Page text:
Experience with System 76?

Wondering if anybody here has had experience with devices from System 76, specifically their laptops? The products from S76 have a pretty steep price and reviews on Reddit seem to claim the quality can be hit or miss. Before I developed an interest in privacy I had a generic HP laptop running Windows 8 (and later Windows 10). That laptop has sat unused for a number of years now. They ship with Pop_OS installed and allegedly disable Intel ME/AMD PSP (this is reported by both the company and Michael Bazzell in his book ‘Extreme Privacy’).


System76 seems like a pretty reputable operation, and they’ve been a Linux focused company for many many years. I don’t personally prefer their distro outside of certain specific contexts, but I see them as a positive player in the world of Linux. Like many vendors, System76 doesn’t actually design or make their laptops (at least they didn’t last time I looked into this around 2020/21), they use an OEM, I think the name is Clevo, who makes laptops for various other PC brands also. But S76 does of course have some control over the specs they choose, and I’m sure checks and tests each model they use to make sure it is compatible with Linux. If you are somewhat new to Linux, and want a device that ‘just works’ System76 hardware + Pop!_OS (or Ubuntu) would be a very reasonable combination, that minimizes the chances of poorly supported hardware. Other ‘linux first’ laptop brands include Framework, Starlabs, Tuxedo.

I believe this was only the case up to 12th gen (?) Intel CPUs. IIRC something changed in the hardware or firmware that makes it no longer possible to disable the ME to the extent that they were previously doing. I believe they discuss this on their blog, so maybe see if you can search their blog for more info.

I consider Intel ME to be for extreme threat models. I’m not sure if anyone but government agencies would have the ability to utilize this, or if true 0 day vulns are out there in the public.


AMD PSP would be an equivalent alternative. And ARM still has a long way to go to be ready for Linux desktop, i.e. for creators, no Blender, Android Studio, no hardware video encoding in various video transcoding software, etc., and for users, spotty DRM content support in 64-bit browsers, so no Netflix, Prime, etc. on most distros (Ubuntu included), also no hardware video decoding in the browsers (Firefox recently supports h264 hardware video decoding on ARM Linux). Also, the pricing of many ARM SBC out there are not convincing at all. There are a lot of Intel N100 mini PC that are cheaper than Raspberry Pi 5, while 2x faster and supports everything.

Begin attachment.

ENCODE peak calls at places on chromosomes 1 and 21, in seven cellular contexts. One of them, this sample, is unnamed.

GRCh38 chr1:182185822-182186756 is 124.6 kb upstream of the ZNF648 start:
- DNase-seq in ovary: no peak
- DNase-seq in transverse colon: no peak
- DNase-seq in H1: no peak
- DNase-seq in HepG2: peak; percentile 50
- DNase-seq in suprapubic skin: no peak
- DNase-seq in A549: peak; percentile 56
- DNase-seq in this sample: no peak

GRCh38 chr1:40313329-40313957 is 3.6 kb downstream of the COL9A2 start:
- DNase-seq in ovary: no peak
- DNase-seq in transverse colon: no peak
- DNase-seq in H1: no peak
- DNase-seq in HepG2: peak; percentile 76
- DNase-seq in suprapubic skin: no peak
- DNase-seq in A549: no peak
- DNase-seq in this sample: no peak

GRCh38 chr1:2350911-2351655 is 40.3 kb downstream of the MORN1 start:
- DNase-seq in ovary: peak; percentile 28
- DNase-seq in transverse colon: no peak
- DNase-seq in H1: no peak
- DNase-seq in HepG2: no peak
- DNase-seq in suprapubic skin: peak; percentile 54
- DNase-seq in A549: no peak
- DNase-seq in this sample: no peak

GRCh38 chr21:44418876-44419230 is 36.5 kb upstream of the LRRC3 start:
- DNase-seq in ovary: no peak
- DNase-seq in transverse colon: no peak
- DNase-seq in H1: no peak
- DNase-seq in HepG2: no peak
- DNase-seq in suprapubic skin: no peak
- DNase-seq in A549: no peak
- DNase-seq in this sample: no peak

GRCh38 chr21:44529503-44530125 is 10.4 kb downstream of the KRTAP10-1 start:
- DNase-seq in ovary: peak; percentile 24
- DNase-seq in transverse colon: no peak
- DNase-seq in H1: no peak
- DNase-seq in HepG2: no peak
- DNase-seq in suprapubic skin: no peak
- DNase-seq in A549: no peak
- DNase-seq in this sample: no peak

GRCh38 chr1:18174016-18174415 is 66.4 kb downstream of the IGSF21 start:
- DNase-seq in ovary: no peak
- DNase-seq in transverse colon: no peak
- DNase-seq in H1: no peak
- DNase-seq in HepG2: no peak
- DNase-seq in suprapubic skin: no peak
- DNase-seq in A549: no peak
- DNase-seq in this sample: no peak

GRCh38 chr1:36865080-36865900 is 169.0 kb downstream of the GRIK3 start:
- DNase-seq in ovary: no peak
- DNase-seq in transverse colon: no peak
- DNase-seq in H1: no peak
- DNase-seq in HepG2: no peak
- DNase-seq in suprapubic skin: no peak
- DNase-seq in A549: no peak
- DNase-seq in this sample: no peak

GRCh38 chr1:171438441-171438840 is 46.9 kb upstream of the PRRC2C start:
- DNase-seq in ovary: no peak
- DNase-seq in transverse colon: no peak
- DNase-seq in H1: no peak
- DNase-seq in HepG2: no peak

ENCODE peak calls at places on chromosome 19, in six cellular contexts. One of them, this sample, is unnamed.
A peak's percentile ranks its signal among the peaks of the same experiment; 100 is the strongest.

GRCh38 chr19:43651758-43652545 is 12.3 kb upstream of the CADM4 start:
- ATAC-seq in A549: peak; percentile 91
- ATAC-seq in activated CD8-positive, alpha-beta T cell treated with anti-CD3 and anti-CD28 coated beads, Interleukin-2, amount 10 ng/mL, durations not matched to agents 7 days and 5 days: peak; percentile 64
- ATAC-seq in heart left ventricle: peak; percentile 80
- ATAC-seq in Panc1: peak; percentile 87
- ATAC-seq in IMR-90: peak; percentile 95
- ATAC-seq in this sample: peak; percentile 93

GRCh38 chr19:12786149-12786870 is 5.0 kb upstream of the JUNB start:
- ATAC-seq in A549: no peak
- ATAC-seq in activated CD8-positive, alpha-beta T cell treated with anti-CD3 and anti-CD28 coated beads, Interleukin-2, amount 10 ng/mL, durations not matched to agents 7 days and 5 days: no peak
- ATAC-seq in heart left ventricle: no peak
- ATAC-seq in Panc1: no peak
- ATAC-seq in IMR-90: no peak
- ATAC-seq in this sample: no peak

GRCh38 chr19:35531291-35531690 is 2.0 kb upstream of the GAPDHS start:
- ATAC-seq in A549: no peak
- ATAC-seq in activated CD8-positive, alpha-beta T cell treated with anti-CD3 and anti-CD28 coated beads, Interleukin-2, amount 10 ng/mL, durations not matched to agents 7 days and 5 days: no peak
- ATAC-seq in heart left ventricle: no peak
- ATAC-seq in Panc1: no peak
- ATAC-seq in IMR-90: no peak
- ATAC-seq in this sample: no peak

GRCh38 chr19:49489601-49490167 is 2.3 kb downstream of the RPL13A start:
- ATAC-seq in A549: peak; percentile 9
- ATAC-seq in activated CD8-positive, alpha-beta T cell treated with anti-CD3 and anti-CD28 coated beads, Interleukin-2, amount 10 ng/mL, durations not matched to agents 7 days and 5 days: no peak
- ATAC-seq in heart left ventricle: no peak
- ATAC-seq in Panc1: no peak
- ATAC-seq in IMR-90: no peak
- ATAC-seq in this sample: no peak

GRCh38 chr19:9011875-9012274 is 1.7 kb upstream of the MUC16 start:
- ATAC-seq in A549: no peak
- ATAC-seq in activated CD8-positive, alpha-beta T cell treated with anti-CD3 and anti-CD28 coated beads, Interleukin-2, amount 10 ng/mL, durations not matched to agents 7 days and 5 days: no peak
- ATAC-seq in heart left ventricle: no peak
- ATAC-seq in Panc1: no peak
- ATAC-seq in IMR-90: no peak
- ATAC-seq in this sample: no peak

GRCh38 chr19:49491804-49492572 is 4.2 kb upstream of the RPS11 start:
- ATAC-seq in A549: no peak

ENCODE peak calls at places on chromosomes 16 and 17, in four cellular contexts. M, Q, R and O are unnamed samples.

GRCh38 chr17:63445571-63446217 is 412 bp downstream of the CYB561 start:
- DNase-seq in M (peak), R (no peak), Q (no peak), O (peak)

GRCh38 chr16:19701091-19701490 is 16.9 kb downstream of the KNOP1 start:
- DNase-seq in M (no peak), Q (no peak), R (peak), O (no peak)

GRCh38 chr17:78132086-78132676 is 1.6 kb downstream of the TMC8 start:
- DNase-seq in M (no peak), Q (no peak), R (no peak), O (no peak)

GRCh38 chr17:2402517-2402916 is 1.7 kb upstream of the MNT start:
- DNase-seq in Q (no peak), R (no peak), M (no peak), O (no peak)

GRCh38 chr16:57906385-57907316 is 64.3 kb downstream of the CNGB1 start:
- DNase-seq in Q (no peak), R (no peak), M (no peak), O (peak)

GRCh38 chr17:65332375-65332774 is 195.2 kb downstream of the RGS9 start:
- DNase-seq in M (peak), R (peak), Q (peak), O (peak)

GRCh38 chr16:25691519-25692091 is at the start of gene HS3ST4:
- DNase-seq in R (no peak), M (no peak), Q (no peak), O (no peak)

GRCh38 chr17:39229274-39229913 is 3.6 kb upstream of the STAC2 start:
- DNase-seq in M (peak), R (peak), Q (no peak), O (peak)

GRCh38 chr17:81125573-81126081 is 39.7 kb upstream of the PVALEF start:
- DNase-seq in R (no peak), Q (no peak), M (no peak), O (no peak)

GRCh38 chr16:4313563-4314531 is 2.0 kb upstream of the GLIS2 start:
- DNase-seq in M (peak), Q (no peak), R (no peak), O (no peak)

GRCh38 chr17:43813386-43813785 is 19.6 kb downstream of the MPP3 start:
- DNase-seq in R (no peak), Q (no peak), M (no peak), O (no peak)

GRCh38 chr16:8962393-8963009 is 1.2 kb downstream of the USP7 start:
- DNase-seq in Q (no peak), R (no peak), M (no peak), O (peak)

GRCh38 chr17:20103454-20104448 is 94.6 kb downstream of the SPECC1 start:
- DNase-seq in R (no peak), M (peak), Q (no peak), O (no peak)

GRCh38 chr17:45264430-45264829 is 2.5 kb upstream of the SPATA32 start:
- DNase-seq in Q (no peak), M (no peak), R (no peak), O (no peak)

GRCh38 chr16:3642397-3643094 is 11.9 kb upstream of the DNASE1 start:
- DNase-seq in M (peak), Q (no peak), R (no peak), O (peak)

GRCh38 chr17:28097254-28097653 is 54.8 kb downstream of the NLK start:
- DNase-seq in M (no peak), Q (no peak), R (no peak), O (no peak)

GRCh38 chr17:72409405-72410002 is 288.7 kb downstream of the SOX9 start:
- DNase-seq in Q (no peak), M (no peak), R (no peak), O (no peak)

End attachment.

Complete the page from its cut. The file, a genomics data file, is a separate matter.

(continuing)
I almost get the Pi 5, but it seems the situation is much worse than when I got my Pi 4 years ago.

To the thread’s topic. I want to support System 76, but the hardware design is not to my liking at all. If I want to get a Linux laptop today, I would buy a Framework.

They get a very conditional recommendation from me right now.

Their current laptops are all rebranded Clevos, so the hardware itself is nothing special. Most of their current laptop lineup come with their coreboot implementation. This is much more limited than traditional BIOS, with important features like Secure Boot support only available in the newest versions (not shipped to older models yet), and other useful features like BIOS admin passwords not available at all. On the plus side, coreboot boots much faster than BIOS and S76 ships security updates to it more often than many vendors whose BIOS doesn’t/hardly gets updated. However, their implementation is relatively young and has had it’s share of issues.

Their Thelio desktops are pretty cool. I like the cases. The fans are loud under load, but silent when low duty. One important caveat of the desktops is they require the system76-io-dkms and system76-power packages to tune the fans. Without them, the case fans will run at 100% all the time, being excessively noisy and wasting power. The DKMS requirement limits your distro choices. There’s unofficial Windows support, but it’s not easy to set up. Note that my experience is with the 1st gen Thelio. The new ones seem to have more fans, so I don’t know if this applies to them.

Overall, some nice to haves, but the pros may not outweigh the cons depending on your preferences, model, and luck. Their guaranteed linux support is not so special with Framework, Dell, Lenovo, and more all selling linux laptops.